Life, Animated is a documentary portrait of one man’s life on the autistic spectrum from Oscar-winning documentary filmmaker Roger Ross Williams. Owen Suskind was thought to be non-verbal autistic until Disney’s catalogue of animated features presented a way for him to bond with his family and make sense of the world. Until the age of 7, Owen’s parents tell us, Owen could not speak coherently. His anxiousness would only subside when he was watching VHS tapes of Disney films. Then during his older brother Walter’s birthday, his parents are wondering why Walter seems so despondent. Out of nowhere Owen tells his parents, “Walter doesn’t want to grow up, like Mowgli or Peter Pan.”
His father, the journalist Ron Suskind, was stunned that after years of not saying anything he was not only verbalising a complicated situation succinctly, he was being more perceptive of the situation than his own parents. Ron sneaks into his son’s room, holds up an Iago puppet to him and asks in Gilbert Gottfried’s voice, “Owen! What’s it like to be you?”
Owen responds, “Not good because I don’t have any friends.”
The first conversation he has with his son is through impersonating a Disney character. They realise he can quote Disney films verbatim and relate real-life events to moments in Disney films. He is to Disney films what I am to 1990s The Simpsons. I’m not wearing a tie at all, steamed hams and so forth. I am also on the autistic spectrum although Owen is more severely autistic than I am. He was non-verbal for years, I was not. He has childlike mannerisms whereas I am often told I “pass” as someone who’s not autistic. I was doing my Masters’ degree at 23 while Owen was graduating from special needs school and moving into assisted living. I am pointing out these differences before outlining things I found close to the bone.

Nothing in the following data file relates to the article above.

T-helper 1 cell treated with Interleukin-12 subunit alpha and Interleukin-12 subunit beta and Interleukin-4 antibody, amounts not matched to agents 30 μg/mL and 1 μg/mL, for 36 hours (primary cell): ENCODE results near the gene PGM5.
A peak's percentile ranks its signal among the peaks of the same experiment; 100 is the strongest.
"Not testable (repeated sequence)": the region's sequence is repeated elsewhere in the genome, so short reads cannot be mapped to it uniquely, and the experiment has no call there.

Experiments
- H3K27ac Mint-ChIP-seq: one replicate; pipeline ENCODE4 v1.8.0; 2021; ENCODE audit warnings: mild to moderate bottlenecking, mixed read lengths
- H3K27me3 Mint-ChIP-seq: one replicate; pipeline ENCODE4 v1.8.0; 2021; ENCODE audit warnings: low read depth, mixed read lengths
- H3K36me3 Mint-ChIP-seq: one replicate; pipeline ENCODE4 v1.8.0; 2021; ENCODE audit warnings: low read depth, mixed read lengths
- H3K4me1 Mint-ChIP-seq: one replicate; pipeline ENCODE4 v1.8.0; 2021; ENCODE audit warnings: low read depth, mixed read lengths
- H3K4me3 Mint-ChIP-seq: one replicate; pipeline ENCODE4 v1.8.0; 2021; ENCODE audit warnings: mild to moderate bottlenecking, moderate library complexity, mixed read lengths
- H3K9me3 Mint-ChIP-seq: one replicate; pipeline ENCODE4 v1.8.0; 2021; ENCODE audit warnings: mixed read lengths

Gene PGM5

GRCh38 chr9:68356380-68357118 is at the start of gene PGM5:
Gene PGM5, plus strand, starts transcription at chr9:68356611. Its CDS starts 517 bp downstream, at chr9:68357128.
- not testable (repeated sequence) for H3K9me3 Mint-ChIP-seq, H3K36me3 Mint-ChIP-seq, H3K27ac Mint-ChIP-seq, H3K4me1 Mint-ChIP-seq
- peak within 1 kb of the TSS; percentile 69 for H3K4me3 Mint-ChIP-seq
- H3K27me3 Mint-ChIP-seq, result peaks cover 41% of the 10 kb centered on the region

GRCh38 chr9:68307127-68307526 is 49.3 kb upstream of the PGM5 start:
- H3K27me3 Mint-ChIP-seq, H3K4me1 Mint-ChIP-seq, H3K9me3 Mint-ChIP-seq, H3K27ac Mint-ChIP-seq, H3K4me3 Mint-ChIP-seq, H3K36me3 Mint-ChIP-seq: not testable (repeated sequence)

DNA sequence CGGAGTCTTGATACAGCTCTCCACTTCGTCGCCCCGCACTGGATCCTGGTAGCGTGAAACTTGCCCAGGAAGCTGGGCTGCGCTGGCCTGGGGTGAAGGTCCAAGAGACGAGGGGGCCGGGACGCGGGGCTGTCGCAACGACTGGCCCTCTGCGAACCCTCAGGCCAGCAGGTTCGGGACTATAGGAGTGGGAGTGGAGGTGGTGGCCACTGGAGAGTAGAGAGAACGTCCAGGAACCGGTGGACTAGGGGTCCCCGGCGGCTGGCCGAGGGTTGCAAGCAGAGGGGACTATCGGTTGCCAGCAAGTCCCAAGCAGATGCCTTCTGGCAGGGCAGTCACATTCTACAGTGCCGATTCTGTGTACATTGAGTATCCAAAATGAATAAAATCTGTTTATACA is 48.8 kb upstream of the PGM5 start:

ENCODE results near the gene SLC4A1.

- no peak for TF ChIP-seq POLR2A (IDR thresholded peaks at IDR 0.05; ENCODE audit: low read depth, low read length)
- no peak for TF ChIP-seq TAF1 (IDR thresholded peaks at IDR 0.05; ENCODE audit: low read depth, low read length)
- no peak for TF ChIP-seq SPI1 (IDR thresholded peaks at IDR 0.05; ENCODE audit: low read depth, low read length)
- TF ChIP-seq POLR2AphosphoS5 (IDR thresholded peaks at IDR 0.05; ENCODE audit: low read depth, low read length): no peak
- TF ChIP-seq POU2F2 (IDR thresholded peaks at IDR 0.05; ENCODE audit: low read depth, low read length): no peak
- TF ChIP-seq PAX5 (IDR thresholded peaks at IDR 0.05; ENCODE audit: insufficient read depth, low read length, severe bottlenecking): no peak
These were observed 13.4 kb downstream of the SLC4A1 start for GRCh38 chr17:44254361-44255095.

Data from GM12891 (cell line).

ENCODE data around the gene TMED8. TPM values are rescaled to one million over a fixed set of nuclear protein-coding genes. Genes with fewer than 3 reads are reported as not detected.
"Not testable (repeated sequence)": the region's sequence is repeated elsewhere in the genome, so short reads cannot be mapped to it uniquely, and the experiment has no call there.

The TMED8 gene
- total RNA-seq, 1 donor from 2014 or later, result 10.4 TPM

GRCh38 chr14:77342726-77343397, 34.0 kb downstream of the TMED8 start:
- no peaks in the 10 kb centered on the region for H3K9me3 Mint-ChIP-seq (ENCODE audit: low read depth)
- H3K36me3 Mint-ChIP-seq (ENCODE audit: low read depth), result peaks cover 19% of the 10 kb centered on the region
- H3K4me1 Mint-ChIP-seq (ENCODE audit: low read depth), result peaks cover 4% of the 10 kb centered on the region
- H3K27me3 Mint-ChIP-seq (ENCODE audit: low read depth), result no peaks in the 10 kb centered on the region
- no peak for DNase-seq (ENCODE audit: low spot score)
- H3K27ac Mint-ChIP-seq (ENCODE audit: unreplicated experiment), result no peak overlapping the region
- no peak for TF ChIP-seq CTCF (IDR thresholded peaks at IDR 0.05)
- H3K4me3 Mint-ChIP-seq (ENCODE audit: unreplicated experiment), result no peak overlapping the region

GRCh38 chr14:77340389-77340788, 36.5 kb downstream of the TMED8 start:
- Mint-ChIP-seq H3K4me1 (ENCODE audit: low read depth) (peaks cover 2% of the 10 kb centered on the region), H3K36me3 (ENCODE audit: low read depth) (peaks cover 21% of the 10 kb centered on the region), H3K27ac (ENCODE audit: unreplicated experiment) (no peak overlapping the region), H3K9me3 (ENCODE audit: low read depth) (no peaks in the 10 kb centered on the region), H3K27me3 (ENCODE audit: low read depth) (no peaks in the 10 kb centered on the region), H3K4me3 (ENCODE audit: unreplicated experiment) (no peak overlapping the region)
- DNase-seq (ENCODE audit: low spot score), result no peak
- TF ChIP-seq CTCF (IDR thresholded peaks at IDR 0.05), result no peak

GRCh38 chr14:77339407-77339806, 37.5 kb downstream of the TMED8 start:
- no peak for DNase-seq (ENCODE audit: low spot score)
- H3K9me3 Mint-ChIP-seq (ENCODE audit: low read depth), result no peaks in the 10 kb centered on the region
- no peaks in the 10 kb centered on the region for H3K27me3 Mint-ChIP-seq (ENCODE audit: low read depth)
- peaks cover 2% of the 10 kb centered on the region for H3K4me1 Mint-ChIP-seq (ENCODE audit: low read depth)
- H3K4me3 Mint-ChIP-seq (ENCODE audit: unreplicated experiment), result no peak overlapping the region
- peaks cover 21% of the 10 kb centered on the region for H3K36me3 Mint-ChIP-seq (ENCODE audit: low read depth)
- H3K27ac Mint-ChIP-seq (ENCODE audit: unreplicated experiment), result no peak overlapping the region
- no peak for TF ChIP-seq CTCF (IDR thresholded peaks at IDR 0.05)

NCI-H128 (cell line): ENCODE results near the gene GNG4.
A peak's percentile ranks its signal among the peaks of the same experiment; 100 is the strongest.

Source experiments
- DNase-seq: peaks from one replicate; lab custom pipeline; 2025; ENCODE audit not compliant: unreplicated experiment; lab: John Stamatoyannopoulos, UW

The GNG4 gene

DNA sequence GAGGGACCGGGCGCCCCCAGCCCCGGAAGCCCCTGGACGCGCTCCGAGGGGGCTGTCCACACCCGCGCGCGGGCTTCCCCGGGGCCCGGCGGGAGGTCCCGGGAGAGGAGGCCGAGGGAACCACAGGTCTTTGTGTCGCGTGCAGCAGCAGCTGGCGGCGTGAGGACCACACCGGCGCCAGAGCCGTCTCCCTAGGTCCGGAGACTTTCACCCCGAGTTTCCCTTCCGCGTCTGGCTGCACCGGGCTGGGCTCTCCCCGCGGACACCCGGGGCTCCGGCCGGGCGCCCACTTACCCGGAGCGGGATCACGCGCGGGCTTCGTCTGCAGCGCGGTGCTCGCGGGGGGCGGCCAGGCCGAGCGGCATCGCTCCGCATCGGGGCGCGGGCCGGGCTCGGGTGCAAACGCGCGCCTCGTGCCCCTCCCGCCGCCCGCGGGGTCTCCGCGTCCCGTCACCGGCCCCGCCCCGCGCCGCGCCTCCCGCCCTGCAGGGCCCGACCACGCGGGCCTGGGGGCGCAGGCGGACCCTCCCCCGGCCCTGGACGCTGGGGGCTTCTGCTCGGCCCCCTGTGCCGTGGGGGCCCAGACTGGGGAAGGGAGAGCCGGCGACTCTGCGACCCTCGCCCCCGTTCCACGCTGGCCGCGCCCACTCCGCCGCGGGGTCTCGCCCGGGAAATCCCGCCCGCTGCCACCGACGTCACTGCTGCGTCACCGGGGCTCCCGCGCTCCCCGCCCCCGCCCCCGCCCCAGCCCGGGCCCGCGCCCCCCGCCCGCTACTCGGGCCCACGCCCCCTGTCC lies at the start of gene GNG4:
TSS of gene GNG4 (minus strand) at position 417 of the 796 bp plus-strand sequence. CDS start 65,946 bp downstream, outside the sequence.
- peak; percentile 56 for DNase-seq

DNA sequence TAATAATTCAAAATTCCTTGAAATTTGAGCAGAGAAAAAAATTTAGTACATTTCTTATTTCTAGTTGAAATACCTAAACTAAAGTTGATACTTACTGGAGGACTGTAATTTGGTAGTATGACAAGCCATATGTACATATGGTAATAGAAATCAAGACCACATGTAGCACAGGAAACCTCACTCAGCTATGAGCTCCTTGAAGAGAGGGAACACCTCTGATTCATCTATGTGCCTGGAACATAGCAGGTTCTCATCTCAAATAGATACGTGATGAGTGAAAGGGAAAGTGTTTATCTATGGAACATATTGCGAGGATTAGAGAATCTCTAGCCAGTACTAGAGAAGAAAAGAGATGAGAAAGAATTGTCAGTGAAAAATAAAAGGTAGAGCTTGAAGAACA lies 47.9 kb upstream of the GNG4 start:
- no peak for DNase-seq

The interviews with family members are frank and touching, but the film really comes alive with an animated subplot that brings to life Owen’s recounting of a Disney story where he imagined himself as the Protector of Sidekicks. He was protagonist in a story where Baloo, Abu, Iago and other sidekicks live with him in a forest threatened by an evil spirit personifying depression. The vibrant oil-painting style of these scenes place recognisable Disney characters in an animation style you have not seen them in. They are also an enthralling glimpse into Owen’s mindset.
Owen explains his inspiration was his feeling that he always felt more like a sidekick than a hero because he had the goofy sense of humour sidekicks typically had. I can relate to this sense of unease, of feeling like a hero trapped in a clumsy sidekick’s body. Owen finds his way to psychologically rectify this conflict, by framing the sidekicks as important characters and heroes in their own right.
I find his epiphanies on accepting autism in his life familiar, as are his feelings towards his autistic girlfriend Emily. I cannot put into words the sense of relief and joy, the calming of the mind that occurs, when you’re an autistic man and a woman likes you enough to hold your hand and kiss your lips. The first time that happens it is like night and day. This can lead to us being clingy with our first romantic partner. Owen becomes so clingy that Emily breaks up with him. He describes the pain of that first break-up in melodramatic terms,
“Why is life so full of unfair pain and tragedy? [. . .] I don’t wanna be alone and single and make my life sad forever.”